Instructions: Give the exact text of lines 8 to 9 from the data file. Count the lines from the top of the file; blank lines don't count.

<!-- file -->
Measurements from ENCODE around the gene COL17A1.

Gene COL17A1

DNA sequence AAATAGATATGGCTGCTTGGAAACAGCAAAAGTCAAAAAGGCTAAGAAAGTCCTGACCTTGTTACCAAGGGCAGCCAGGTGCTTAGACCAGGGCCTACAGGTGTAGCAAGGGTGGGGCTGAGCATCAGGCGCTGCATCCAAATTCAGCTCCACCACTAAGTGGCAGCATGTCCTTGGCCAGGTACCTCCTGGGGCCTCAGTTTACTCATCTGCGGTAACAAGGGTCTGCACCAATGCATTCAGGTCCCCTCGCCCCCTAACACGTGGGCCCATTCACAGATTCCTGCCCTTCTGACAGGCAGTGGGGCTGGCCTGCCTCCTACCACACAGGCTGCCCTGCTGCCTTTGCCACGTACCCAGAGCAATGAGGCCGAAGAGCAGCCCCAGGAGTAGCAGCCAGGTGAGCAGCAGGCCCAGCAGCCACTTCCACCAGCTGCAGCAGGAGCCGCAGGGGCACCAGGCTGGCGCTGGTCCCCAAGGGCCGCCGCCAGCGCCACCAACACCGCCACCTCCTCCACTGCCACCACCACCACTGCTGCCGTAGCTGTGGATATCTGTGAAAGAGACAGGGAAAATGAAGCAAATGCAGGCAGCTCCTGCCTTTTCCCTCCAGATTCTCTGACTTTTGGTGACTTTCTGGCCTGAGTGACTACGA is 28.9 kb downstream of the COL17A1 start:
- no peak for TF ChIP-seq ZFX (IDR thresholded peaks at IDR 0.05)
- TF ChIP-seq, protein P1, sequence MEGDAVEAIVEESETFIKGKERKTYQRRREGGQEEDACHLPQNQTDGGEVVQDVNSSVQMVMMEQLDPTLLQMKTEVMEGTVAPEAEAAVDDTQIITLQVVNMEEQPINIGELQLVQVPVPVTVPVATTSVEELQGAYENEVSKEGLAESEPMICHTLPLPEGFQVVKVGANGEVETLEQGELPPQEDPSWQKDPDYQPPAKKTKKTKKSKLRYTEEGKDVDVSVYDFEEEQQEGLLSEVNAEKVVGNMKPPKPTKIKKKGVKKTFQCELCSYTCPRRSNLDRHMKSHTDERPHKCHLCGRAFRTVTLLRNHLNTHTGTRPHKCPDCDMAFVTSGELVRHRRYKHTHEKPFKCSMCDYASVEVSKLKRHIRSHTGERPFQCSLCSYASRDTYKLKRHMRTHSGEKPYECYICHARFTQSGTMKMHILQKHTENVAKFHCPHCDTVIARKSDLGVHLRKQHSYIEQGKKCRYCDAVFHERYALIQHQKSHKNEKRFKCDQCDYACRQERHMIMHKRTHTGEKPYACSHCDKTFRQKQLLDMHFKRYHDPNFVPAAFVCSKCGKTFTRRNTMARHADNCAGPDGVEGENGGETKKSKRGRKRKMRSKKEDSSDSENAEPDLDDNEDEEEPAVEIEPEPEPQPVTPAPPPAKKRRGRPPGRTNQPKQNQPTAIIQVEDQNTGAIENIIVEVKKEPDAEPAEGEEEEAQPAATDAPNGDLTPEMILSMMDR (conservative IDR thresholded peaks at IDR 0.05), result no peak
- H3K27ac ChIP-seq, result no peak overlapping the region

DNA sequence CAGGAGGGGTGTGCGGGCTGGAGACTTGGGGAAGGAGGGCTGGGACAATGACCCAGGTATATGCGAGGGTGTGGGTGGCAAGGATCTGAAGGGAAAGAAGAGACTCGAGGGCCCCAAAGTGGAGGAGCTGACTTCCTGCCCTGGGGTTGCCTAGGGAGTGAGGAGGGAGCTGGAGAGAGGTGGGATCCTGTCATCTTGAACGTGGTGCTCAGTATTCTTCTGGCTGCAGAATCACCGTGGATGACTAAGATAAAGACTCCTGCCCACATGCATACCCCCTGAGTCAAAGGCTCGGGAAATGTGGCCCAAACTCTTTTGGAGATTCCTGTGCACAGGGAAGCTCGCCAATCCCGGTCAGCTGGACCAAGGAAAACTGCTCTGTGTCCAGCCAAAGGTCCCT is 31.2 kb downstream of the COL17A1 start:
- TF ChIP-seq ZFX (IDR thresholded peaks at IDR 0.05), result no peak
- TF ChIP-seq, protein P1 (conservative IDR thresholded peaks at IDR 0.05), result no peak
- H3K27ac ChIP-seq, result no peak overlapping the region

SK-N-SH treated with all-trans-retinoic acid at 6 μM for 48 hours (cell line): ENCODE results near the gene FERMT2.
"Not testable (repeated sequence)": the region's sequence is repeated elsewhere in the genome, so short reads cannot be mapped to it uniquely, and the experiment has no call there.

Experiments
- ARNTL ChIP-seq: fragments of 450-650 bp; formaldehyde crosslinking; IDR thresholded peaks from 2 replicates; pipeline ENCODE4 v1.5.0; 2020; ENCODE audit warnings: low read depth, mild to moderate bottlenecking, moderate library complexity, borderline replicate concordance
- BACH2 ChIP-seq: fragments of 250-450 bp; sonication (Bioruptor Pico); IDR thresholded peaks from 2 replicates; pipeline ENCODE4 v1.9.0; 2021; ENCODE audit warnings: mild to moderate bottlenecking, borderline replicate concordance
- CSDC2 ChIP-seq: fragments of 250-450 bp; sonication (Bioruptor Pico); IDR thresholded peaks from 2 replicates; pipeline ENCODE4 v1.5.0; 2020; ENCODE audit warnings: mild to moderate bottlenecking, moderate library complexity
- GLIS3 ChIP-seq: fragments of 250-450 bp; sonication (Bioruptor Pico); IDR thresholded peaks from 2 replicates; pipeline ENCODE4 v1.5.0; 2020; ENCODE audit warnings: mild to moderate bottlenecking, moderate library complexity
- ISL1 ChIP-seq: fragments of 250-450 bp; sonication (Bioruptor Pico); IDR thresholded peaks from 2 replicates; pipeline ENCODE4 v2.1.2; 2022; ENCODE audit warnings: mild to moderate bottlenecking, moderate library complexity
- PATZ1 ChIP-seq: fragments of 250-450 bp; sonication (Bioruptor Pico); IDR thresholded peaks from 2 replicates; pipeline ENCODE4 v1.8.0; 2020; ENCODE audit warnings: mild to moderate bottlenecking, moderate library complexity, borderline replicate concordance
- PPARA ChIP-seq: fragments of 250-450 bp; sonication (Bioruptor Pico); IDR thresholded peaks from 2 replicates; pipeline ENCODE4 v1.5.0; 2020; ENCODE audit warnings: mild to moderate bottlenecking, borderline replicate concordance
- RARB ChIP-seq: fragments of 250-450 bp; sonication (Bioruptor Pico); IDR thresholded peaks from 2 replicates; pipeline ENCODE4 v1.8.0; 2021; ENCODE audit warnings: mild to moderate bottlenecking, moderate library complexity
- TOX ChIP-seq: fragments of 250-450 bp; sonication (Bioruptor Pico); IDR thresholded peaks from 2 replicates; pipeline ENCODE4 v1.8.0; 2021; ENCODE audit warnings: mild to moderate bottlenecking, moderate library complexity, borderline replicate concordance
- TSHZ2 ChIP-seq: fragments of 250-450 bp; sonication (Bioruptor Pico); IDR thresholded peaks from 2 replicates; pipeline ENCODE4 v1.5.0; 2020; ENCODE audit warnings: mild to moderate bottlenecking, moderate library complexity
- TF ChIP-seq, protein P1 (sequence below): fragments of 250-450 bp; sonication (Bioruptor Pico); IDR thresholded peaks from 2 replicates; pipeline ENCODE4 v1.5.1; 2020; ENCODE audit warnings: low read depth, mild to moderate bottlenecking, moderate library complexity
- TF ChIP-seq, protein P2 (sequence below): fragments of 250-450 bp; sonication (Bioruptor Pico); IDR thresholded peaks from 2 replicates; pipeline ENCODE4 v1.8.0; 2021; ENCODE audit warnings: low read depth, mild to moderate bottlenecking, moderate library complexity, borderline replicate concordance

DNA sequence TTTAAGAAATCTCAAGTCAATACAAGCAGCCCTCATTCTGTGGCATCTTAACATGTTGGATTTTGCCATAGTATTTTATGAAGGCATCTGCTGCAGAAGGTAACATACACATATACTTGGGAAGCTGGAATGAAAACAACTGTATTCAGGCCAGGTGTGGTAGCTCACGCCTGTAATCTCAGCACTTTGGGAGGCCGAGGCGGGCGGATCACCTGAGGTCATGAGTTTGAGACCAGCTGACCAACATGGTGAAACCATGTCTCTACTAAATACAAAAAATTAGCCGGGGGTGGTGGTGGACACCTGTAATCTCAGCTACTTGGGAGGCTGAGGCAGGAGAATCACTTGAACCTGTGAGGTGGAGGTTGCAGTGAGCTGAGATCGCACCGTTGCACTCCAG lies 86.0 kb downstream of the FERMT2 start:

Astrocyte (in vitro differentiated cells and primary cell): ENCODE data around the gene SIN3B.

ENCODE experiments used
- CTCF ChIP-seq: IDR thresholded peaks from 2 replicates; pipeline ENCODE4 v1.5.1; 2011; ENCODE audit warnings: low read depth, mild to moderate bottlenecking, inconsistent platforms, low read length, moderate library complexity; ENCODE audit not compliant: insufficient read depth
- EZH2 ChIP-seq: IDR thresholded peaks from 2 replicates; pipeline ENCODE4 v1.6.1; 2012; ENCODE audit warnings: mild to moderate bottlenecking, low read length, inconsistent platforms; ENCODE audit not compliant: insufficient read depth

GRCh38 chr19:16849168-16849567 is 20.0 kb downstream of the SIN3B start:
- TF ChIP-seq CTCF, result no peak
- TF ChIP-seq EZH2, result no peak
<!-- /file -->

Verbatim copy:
- TF ChIP-seq ZFX (IDR thresholded peaks at IDR 0.05), result no peak
- TF ChIP-seq, protein P1 (conservative IDR thresholded peaks at IDR 0.05), result no peak